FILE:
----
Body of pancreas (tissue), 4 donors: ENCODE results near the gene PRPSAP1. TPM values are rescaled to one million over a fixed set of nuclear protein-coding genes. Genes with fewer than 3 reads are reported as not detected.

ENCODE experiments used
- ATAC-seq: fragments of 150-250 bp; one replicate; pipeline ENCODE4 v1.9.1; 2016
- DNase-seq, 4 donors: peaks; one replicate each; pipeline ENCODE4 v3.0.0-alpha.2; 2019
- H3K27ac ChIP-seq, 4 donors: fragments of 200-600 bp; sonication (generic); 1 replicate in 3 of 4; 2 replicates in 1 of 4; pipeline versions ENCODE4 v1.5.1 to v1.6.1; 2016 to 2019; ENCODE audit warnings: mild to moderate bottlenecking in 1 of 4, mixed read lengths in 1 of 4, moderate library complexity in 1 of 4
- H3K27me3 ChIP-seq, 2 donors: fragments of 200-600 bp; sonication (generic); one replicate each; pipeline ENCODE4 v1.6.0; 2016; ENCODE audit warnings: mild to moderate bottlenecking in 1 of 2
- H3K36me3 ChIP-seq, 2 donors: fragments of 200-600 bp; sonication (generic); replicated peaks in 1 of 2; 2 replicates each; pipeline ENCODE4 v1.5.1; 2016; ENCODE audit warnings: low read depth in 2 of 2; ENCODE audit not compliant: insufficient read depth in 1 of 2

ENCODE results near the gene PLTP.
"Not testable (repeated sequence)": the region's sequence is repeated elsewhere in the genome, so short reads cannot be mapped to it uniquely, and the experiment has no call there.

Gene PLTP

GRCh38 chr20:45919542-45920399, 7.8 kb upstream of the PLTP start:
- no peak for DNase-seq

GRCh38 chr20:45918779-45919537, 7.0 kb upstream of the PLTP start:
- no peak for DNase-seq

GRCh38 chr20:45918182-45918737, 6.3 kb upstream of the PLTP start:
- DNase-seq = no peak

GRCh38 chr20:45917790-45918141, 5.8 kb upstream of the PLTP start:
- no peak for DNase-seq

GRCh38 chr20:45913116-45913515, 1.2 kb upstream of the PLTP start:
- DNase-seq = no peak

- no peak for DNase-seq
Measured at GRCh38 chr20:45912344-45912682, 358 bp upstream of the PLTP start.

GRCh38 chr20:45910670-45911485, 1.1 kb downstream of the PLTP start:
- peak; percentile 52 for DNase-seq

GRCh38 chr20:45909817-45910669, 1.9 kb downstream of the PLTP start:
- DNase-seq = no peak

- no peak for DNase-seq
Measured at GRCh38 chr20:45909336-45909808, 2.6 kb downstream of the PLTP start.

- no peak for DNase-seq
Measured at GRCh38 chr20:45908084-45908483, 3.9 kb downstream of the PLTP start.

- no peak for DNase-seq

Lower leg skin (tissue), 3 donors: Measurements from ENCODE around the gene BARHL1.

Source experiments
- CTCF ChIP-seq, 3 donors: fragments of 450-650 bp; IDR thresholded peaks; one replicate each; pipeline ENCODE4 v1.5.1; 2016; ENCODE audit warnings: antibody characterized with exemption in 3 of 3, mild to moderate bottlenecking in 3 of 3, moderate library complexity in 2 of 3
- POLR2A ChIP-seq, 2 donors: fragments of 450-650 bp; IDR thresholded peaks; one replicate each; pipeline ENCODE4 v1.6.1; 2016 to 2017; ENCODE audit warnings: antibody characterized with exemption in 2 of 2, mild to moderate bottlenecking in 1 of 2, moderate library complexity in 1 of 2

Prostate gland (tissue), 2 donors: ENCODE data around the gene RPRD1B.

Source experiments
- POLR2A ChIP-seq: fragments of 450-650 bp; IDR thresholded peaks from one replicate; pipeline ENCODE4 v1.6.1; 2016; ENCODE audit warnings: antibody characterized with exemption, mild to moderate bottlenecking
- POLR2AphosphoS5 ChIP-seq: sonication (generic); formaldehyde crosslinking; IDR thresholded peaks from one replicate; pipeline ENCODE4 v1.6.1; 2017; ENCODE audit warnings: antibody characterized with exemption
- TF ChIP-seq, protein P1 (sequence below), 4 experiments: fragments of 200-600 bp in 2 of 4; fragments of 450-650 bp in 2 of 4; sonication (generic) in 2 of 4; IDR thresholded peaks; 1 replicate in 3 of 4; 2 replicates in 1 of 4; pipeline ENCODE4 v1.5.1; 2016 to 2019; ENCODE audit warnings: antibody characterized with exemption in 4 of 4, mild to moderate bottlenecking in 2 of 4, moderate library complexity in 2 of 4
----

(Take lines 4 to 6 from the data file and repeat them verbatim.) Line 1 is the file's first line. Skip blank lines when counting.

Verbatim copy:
- DNase-seq, 4 donors: peaks; one replicate each; pipeline ENCODE4 v3.0.0-alpha.2; 2019
- H3K27ac ChIP-seq, 4 donors: fragments of 200-600 bp; sonication (generic); 1 replicate in 3 of 4; 2 replicates in 1 of 4; pipeline versions ENCODE4 v1.5.1 to v1.6.1; 2016 to 2019; ENCODE audit warnings: mild to moderate bottlenecking in 1 of 4, mixed read lengths in 1 of 4, moderate library complexity in 1 of 4
- H3K27me3 ChIP-seq, 2 donors: fragments of 200-600 bp; sonication (generic); one replicate each; pipeline ENCODE4 v1.6.0; 2016; ENCODE audit warnings: mild to moderate bottlenecking in 1 of 2